Written by Michael Fones
Tuesday, 16 March 2010 12:02
On Friday evening, after the first session of the retreat I gave outside Halifax, NS, as I was walking back to my cabin, I had to pause. The retreat center is about 45 minutes outside Halifax on a large plot of heavily forested land on one of the many small lakes that are the result of the heavy scouring of the land during the last ice age some ten millennia ago. Because of its isolation, light pollution is hardly an issue. Even Halifax, where half the population of the Province lives, is not much more than a small city.
Like the day that had preceded it, the night sky was absolutely clear, and the stars overhead sparkled and glimmered with a ferocity that I’m not accustomed to, having lived in more densely populated areas all my life. The woods around me were only discernible as a ochre shadow, a jagged tear marking the edge of a star-strewn fabric.
And then I noticed something that absolutely startled me. It wasn’t quiet.
It was silent.
I threw all my attention at that absence, waiting to pick up something – some sigh of the wind in the pines, or the call of a night bird or insect.
But there was nothing. It was thrilling; like a void that had swallowed my young companions, the memory of sound, even time itself. I had to shift my weight and hear the report of pebble on pebble to reassure myself that I had not gone inexplicably deaf.
Of course, the awareness of that kind of silence changes your definition of “quiet.” This morning at the Dominican house in Tempe, AZ, as I sat before the Lord in the chapel, I was mildly annoyed at just how loud the quiet was.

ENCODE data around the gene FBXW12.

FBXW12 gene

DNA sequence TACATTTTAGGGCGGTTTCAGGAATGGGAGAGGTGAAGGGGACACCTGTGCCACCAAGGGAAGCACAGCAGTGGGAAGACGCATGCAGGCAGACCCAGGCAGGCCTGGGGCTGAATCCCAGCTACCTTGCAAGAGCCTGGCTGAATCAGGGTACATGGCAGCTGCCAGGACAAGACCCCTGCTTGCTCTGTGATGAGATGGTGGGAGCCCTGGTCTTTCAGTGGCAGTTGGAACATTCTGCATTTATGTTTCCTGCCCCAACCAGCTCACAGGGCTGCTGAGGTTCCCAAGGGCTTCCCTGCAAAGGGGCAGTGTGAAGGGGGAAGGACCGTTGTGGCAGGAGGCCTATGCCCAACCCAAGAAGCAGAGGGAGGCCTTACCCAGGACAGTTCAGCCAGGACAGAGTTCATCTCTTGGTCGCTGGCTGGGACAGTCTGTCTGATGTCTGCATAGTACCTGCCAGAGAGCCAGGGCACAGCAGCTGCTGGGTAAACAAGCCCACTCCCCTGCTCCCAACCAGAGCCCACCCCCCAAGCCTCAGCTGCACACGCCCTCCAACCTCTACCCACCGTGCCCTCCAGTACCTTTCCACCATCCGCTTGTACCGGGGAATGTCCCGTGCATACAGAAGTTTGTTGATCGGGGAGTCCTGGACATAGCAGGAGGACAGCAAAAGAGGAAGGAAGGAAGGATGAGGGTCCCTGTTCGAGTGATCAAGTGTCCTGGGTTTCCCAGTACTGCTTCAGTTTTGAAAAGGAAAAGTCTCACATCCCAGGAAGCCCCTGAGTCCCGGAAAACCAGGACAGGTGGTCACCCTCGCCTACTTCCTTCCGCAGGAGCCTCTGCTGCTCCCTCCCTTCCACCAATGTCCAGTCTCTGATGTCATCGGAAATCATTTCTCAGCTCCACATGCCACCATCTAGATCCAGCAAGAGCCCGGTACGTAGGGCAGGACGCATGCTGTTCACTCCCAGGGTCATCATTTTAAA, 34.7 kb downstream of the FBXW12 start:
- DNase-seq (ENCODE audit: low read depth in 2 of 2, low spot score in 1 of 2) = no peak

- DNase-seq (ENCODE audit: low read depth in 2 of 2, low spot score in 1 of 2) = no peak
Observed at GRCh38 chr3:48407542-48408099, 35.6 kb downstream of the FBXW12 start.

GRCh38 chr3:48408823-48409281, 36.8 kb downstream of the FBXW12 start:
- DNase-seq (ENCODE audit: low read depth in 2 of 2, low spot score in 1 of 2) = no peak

The chapel clock tick-tocked loudly, then the furnace rumbled to life, it’s motor a triplet cadence thrumming in perfect synchronicity with the clock’s duplet. The forced air moving through the vent in the small room was a noisy, ten-minute long exhalation that died long after the thermostat hit a chilly (for Phoenix) 69 degrees. Occasionally the window would add it’s own shiver of sound as it vibrated in sympathy with the furnace. So loud was the quiet that I hardly heard the occasional snippet of song from the morning’s early birds.
At the end of C.S. Lewis’ Screwtape Letters, the author of those letters proposes a toast to the minions of hell, looking forward to the day when all of earth is bathed in noise. I sometimes feel as though they’ve succeeded, particularly when I am in airport terminals. There, CNN’s talking heads, mood music meant to calm, and the chatter of innumerable monologues from cell-phone users form a background punctuated by announcements for flight arrivals, departures, gate changes and recorded voices reminding me that we are (still) at a level orange terrorist threat alert. But it’s not that different everywhere I go: the grocery store, downtown, a restaurant.
An empty church can be a refuge, but even there it is not silent, unless it’s located in the country, with thick insulating walls and a distance from the road that took you to it.
Just as we grow hungry every few hours for food, our souls and minds hunger for quiet, and, I now believe, true silence. Just as the grandeur of a vast landscape reminds us of our smallness and the insignificance of our problems, so, too, the vast sonic landscape painted by silence. In that silence, God speaks to our hearts. The saints and mystics of every religious tradition have all discovered that.
But such silence is a scalpel. Using it God would excise the trivialities that occupy us and feed our never-sated anxieties. Silence, when sought and endured, lances the ego grown festering from a glut of information and opinions carried like concealed weapons. Silence – especially our own – is a garden that must be carefully tended if we should ever hope for wisdom to grow.